The leader's own assumptions about the organization play an important role in creating a high trust environment. Edgar Schein says that "... a fully connected [communication and information] network can only work if high trust exists among all the participants and that high trust is partly a function of leader assumptions that people can be trusted and have constructive intent." (Organizational Culture and Leadership, p. 370)

If a leader starts from the position that people cannot be trusted, communication and information networks cannot function quickly. The cultural friction slows every aspect of the organization.

A lack of trust is often translated into a feeling of suspicion. A leader working in a suspicious system feels that everything that is done should be questioned. Employees feel that they have to cover their backside with extra work, and that everything will be checked, and double-checked. Within all of this effort, the lack of trust (suspicion) robs the leader and the organization of time and money.

Mahatma Gandhi believed that "When there is suspicion about a person's motives, everything he does becomes tainted." (The Speed of Trust, p. 8) Therefore, in organizations where there is low trust, no matter how much additional work is done, it is the underlying motives of the leader or workers that will be questioned. There will always be the search for the hidden agenda or conspiracy.

In his Leadership Diamond Model, Dr. Peter Koestenbaum expresses the belief that trust is an essential part of the ethics of the leader. (The Philosophic Consultant, P. 46) Koestenbaum would agree with Schein that a leader's assumptions about the organization, and the leader's ability to behave in an ethical manner toward the organization (an attitude of care and empathy for humanity, and how our actions affect others), contributes to the environment of trust within an organization.

But, if the experts agree that trust is so important to a leader's success, 1) why do so many leaders fail to understand that their inability to succeed is tied to their own inability to establish trust within their organizations? And, 2) what can a leader do to create trust when it does not naturally exist?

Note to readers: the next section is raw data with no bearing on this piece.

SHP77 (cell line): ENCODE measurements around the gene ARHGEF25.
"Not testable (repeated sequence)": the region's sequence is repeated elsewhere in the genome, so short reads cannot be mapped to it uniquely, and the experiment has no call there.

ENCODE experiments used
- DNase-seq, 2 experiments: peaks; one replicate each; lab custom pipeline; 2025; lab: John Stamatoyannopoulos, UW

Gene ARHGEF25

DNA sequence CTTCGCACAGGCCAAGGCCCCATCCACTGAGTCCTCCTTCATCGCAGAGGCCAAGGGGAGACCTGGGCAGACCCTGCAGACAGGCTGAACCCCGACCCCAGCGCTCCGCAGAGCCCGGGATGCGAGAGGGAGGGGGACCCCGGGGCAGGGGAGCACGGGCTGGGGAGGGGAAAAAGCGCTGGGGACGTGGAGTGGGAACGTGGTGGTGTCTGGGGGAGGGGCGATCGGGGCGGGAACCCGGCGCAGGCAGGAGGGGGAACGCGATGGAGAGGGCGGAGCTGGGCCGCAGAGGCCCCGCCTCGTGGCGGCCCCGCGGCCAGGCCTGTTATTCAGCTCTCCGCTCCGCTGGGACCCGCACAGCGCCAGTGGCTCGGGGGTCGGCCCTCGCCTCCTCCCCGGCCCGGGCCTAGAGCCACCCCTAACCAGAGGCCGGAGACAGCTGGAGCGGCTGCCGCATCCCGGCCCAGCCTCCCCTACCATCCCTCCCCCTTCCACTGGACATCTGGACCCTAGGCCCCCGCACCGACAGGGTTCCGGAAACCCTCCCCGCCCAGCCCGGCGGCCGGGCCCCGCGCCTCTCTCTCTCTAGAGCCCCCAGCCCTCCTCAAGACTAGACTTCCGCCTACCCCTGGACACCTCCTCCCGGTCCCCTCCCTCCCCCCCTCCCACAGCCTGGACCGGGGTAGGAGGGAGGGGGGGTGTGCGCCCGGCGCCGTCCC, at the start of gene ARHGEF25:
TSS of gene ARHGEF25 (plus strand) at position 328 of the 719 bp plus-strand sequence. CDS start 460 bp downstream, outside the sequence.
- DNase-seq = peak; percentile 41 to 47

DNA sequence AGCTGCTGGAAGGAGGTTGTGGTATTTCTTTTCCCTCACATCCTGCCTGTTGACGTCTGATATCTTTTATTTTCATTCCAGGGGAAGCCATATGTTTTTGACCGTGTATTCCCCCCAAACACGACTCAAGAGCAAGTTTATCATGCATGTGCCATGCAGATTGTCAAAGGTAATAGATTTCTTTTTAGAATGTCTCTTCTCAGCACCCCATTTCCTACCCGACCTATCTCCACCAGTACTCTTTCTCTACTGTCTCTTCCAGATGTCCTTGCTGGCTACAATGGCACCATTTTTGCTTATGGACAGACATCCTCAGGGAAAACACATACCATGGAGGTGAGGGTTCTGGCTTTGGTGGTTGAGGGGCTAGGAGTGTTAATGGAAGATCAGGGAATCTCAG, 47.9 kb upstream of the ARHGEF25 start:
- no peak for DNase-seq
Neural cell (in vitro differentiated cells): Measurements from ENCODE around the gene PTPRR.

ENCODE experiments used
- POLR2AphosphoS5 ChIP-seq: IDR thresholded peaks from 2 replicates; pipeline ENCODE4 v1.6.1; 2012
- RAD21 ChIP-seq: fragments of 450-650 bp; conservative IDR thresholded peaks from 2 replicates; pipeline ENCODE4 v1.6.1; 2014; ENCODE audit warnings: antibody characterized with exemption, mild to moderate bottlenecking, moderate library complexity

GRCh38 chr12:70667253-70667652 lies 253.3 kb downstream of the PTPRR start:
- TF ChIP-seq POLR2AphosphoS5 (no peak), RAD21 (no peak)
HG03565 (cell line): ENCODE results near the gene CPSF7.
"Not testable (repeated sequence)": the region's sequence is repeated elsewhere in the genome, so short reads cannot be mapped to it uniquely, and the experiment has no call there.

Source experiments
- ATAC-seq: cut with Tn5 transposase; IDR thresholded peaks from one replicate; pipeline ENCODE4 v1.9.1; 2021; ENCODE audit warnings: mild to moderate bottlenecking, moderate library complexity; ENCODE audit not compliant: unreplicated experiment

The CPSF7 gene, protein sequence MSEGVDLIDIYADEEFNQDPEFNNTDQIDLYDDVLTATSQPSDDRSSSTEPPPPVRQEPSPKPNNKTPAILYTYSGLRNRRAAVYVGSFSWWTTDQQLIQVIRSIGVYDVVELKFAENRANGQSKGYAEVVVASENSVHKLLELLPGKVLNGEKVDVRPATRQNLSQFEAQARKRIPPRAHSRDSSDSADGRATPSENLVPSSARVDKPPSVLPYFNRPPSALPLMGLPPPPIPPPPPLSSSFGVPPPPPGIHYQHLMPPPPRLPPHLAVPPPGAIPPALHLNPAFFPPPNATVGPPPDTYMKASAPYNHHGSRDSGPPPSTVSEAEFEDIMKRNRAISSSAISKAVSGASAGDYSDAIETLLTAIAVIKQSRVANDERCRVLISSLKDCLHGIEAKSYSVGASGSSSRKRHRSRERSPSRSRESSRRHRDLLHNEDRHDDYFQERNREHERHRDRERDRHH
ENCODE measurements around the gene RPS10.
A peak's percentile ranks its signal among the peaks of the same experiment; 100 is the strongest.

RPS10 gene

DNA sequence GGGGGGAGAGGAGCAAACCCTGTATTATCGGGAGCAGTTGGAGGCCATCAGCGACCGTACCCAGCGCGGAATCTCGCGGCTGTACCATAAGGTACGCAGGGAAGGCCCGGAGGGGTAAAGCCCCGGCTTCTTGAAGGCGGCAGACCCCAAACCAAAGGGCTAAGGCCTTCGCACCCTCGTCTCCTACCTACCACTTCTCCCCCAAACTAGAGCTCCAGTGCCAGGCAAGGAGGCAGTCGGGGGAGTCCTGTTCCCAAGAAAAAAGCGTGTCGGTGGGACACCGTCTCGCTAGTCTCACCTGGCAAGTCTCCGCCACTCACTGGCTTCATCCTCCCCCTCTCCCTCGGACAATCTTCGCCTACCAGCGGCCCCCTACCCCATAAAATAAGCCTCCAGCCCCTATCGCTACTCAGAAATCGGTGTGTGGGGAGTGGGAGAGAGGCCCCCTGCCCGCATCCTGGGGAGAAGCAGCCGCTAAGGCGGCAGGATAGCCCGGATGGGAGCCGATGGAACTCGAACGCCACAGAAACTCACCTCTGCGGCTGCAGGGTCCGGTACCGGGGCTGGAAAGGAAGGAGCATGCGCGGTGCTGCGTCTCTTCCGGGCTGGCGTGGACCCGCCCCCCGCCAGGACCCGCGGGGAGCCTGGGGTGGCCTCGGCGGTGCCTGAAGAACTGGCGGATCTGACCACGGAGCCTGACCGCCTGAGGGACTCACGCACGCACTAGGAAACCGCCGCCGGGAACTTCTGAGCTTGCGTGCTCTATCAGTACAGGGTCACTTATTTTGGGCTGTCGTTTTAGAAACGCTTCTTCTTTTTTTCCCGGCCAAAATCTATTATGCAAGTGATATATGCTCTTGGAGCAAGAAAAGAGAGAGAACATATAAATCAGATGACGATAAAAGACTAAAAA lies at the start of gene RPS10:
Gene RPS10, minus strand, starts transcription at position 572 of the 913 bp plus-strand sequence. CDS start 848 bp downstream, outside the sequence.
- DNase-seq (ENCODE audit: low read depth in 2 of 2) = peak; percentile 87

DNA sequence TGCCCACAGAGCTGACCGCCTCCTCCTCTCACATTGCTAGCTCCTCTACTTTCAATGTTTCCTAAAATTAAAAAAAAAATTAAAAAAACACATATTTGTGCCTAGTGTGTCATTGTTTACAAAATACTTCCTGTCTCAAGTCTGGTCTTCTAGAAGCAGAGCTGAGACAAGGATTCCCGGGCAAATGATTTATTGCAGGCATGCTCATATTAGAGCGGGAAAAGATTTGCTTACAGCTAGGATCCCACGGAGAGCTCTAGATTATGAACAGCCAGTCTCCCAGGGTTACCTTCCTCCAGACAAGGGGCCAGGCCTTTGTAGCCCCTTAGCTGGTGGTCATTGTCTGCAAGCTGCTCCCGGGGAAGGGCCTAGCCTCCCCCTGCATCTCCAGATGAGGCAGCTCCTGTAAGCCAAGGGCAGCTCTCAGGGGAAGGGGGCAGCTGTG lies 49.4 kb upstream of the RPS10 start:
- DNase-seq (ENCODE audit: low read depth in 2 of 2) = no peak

Before a leader can start to build (or rebuild) trust, a leader must understand that a trust gap exists. This is a bit like starting any 12 step program - the first step is recognizing that you have a problem, and need help. Without recognition, you can never cross the gap because you are unaware that it exists.

As to why so many leaders fail to see the trust gap, it is hard to say. But it is likely that the answer lies within the leader. Kouzes and Posner show that managers and leaders "... with the highest control scores have the lowest personal credibility." (The Leadership Challenge - P. 166) Credibility is an essential element in trust; we tend to trust people we see as credible. Highly controlling behavior on the part of the leader sends a signal that is received as "You don't trust me." When I see myself as trustworthy, and receive the signal that says I am not trusted by the leader, I respond in kind; I will not trust the leader.

Let's say you are the leader in question. Breaking this cycle starts with you. Before you can ask others to trust you, you must first demonstrate your trust in others. This means going first, being willing to risk, and communicating.

Communications - letting people know what you are thinking, when you are thinking it, and why you are thinking it - is the starting point. Constant, person to person, open, and honest communications is a step in recreating a trusting relationship. Self-disclosure, and a willingness to be vulnerable to others whose behavior you cannot control is all part of this process. (The Leadership Challenge - P166-170)

There is more to the process. And, if you are interested in taking the journey required to rebuild trust, I recommend both The Leadership Challenge, and The Speed of Trust. In addition, a good coach could be worth their weight in gold (literally speaking). Creating trust within your organization could make the difference between success and failure, for both you and the organization.